Increase Your Productivity
In today’s technological age, you may spend much of your day in back-to-back meetings, checking emails, sending text messages, and replying to voice messages — and the rest of the time burning the midnight oil to feel productive.
If this is your typical workday, it’s time for a productivity makeover.
Learn from the experts how to decide when and where to get things done, multi-task, turn your stress into an asset, and take steps to get your new hires involved to add immediate value.
When and Where to Get Things Done
In today’s busy workplace, it’s easy to become overwhelmed by all the emails, daily tasks, and deadlines. To help manage work, experts recommend working backward from your goal to milestones to tasks. Here’s how to do it.
- Set milestones. Rather than writing your big goal at the top of your to-do list, such as “write 100-page report on company X,” break it up into small chunks that can be accomplished in a few hours or less. Mark your calendar with dates and times to get each manageable item done and stick to the plan as close as you can. Avoid distractions during that time, such as checking your email or phone, and focus instead on the task at hand.
Knowing When and How to Multi-Task
It wasn’t long ago when experts told us that multi-tasking was the key to workplace efficiency. New studies, however, suggest that multi-tasking not only makes us less efficient but impedes productivity.
Some experts even go so far as to say that it makes us “dumber.”
According to an article in Inc. magazine, changing tasks more than 10 times a day makes you dumber than being stoned: When you’re stoned, your IQ drops by 5 points. When you multi-task, it drops by an average of 10 points — 15 points for men, 5 points for women.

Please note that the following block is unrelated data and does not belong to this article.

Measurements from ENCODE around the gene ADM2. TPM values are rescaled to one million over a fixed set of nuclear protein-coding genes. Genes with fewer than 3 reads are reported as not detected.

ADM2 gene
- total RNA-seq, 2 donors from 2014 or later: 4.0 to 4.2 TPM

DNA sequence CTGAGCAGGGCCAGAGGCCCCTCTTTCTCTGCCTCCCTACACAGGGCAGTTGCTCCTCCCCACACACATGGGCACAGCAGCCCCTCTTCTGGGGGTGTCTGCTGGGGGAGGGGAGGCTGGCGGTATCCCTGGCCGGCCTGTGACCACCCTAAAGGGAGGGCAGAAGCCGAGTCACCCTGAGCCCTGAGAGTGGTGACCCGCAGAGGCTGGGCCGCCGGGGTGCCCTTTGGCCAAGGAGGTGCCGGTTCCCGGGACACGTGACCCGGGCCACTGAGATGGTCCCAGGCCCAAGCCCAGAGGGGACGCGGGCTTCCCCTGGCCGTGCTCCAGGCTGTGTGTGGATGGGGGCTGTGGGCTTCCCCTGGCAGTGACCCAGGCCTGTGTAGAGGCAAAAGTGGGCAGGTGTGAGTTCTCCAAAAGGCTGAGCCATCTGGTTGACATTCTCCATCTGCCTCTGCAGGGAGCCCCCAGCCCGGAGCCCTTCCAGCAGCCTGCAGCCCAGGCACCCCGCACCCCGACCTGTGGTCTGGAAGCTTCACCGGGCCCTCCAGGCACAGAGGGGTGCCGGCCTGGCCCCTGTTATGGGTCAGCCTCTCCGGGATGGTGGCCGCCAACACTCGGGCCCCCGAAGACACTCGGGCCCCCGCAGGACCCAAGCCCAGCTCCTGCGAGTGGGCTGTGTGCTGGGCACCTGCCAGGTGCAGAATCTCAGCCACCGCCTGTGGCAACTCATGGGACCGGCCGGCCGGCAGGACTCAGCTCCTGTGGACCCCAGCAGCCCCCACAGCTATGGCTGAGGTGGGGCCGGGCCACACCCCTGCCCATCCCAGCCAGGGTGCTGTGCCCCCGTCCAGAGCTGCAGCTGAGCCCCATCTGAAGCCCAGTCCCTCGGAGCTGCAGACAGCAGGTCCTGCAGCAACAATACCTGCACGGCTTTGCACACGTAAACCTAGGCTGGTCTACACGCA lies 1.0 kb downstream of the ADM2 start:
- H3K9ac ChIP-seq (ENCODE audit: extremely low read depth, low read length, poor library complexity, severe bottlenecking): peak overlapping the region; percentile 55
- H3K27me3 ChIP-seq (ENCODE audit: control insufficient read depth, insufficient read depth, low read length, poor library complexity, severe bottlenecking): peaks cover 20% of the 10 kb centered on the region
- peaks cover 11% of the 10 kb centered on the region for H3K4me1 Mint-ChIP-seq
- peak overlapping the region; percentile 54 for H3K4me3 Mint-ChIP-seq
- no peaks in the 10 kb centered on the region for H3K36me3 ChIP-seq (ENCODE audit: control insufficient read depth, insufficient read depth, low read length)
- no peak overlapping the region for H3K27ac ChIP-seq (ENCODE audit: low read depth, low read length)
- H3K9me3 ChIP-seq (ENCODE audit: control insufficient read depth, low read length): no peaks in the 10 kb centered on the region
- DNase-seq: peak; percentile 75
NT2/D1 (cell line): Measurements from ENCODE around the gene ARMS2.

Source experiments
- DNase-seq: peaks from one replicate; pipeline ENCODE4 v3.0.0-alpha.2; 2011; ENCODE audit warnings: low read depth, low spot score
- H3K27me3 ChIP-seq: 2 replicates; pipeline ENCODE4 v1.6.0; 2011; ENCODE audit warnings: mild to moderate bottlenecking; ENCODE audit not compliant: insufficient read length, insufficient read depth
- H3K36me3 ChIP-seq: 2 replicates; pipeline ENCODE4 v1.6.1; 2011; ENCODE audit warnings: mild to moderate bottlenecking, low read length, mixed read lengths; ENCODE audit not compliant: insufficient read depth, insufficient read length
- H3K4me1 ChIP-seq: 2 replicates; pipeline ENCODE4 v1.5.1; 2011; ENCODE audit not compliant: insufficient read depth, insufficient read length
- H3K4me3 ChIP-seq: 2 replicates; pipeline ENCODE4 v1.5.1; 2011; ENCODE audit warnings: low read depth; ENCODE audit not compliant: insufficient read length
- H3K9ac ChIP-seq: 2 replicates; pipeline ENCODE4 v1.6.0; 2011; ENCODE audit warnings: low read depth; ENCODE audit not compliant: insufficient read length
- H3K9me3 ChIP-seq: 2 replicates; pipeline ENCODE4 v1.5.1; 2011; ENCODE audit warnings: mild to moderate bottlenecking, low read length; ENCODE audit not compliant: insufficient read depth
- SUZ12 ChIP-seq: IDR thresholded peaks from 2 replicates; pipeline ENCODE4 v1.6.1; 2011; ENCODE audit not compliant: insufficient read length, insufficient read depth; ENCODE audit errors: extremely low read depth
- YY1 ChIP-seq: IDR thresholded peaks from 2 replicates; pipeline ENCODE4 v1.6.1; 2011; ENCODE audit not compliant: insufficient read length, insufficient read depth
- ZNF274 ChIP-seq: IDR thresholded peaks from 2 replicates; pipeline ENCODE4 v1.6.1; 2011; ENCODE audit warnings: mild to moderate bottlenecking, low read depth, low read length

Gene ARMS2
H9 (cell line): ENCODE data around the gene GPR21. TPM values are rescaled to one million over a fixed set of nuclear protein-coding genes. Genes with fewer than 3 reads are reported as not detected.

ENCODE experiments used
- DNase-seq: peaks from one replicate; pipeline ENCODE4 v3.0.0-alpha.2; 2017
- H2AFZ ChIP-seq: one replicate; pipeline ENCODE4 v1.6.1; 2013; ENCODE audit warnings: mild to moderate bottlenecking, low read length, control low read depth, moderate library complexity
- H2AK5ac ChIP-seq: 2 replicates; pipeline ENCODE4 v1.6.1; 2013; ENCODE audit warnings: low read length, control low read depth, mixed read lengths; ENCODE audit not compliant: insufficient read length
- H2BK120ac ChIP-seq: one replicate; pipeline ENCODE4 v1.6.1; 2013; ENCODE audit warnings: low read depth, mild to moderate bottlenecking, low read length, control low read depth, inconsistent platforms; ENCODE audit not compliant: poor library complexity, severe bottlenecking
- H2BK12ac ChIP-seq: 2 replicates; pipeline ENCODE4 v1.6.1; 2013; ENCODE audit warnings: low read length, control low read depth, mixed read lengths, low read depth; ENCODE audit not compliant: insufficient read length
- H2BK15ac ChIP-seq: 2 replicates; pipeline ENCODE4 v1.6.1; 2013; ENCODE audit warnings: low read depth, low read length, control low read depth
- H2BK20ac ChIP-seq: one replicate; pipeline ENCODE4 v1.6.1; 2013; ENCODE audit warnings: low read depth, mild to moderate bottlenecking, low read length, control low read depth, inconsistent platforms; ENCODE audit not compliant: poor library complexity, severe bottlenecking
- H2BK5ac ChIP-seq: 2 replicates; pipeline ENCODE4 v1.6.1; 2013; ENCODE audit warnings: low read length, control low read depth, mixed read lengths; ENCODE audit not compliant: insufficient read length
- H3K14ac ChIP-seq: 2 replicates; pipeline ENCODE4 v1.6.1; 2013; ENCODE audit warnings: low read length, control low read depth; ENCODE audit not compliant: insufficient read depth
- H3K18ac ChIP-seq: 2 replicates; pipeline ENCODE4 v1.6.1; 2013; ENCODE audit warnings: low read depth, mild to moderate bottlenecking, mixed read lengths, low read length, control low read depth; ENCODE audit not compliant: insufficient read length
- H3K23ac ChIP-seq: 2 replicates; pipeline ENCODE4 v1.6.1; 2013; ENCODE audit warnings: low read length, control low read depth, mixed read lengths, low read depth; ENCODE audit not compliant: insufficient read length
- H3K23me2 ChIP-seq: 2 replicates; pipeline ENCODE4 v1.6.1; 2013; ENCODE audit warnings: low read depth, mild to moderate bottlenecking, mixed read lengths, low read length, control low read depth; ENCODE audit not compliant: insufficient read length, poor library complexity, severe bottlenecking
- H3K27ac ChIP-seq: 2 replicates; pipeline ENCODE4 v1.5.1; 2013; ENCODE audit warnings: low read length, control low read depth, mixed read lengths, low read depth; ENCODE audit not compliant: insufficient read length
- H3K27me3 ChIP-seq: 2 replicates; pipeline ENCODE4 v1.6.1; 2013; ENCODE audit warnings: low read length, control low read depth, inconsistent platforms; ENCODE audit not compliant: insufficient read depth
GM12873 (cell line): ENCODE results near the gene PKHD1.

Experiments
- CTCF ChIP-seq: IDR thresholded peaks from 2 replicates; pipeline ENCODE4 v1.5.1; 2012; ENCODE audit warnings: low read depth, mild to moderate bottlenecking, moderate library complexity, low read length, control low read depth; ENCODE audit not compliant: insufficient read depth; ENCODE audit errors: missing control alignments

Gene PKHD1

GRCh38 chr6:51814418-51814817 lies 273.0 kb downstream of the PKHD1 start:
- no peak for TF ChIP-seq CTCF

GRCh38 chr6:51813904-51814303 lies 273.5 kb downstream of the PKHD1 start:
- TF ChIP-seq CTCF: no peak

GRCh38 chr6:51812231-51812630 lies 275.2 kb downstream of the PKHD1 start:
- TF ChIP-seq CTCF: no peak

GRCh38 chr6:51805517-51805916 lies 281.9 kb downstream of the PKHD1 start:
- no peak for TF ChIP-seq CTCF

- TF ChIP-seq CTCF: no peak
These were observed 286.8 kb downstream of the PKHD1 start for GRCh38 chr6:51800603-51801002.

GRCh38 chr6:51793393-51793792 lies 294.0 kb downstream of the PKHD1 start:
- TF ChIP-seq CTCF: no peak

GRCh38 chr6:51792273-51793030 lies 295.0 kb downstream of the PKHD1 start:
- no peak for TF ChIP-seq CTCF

Yes, men are three times worse at multi-tasking than women.
But before you stop reading in protest, there are certainly those who believe that multi-tasking is not only essential but helpful to survive in today’s workplace.
So another way to think about multi-tasking is to do it better. Here are some guidelines.
- When you get stuck. If you feel that you’re butting your head against a wall, try switching to another task and then returning back to the original task; doing this could actually make you more productive.
- Gives you critical information faster. Having diverse technologies at your disposal can give you a competitive edge and make you more productive — provided you think ahead and use the tools to your advantage. For instance, if you’re stuck in a meeting, you can use your iPhone or Blackberry to complete other tasks that would otherwise need to wait; this also allows you to respond to critical information right away.
Turn Your Stress into an Asset
Stress is unavoidable, but it doesn’t have to paralyze you. When managed correctly, stress can actually make you more productive and help you perform better. Here are three tips to use stress to your advantage.